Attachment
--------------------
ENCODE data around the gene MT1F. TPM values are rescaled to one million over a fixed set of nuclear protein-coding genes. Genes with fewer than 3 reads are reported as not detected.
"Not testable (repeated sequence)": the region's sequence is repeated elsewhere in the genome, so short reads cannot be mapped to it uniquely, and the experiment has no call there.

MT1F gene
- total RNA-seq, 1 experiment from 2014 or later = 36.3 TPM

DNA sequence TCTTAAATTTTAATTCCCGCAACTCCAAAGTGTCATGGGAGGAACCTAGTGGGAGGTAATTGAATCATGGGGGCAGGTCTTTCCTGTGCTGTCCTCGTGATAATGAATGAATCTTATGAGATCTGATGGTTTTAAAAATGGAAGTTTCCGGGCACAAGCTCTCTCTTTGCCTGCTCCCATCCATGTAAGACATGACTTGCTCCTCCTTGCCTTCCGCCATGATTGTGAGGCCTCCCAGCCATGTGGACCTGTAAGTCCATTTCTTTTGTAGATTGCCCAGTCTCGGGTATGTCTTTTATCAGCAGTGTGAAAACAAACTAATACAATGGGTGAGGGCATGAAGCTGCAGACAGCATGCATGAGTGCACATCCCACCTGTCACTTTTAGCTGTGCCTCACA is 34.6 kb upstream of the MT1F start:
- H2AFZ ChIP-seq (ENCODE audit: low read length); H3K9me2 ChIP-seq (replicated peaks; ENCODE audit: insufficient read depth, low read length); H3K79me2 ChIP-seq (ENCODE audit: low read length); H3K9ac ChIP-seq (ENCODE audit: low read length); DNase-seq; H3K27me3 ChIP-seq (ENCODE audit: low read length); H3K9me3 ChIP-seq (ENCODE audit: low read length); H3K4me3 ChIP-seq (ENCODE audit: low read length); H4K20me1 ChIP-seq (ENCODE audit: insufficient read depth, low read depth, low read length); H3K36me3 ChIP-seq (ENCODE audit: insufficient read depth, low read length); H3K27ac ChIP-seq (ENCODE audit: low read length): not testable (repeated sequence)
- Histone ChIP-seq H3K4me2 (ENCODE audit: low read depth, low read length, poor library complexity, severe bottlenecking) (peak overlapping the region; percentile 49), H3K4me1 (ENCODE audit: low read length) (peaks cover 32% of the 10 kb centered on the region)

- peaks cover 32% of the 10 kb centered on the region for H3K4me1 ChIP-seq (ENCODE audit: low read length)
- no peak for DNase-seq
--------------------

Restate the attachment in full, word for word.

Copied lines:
ENCODE data around the gene MT1F. TPM values are rescaled to one million over a fixed set of nuclear protein-coding genes. Genes with fewer than 3 reads are reported as not detected.
"Not testable (repeated sequence)": the region's sequence is repeated elsewhere in the genome, so short reads cannot be mapped to it uniquely, and the experiment has no call there.

MT1F gene
- total RNA-seq, 1 experiment from 2014 or later = 36.3 TPM

DNA sequence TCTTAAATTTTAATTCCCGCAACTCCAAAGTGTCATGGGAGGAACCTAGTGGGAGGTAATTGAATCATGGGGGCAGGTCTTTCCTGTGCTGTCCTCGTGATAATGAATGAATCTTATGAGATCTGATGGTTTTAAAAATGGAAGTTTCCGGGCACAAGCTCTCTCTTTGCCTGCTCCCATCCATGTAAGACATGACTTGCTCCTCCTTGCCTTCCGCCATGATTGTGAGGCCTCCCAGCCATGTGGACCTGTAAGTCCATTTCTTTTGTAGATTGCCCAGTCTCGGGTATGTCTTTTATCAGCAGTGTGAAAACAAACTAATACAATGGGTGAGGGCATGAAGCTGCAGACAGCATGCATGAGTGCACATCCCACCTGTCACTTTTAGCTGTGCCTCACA is 34.6 kb upstream of the MT1F start:
- H2AFZ ChIP-seq (ENCODE audit: low read length); H3K9me2 ChIP-seq (replicated peaks; ENCODE audit: insufficient read depth, low read length); H3K79me2 ChIP-seq (ENCODE audit: low read length); H3K9ac ChIP-seq (ENCODE audit: low read length); DNase-seq; H3K27me3 ChIP-seq (ENCODE audit: low read length); H3K9me3 ChIP-seq (ENCODE audit: low read length); H3K4me3 ChIP-seq (ENCODE audit: low read length); H4K20me1 ChIP-seq (ENCODE audit: insufficient read depth, low read depth, low read length); H3K36me3 ChIP-seq (ENCODE audit: insufficient read depth, low read length); H3K27ac ChIP-seq (ENCODE audit: low read length): not testable (repeated sequence)
- Histone ChIP-seq H3K4me2 (ENCODE audit: low read depth, low read length, poor library complexity, severe bottlenecking) (peak overlapping the region; percentile 49), H3K4me1 (ENCODE audit: low read length) (peaks cover 32% of the 10 kb centered on the region)

- peaks cover 32% of the 10 kb centered on the region for H3K4me1 ChIP-seq (ENCODE audit: low read length)
- no peak for DNase-seq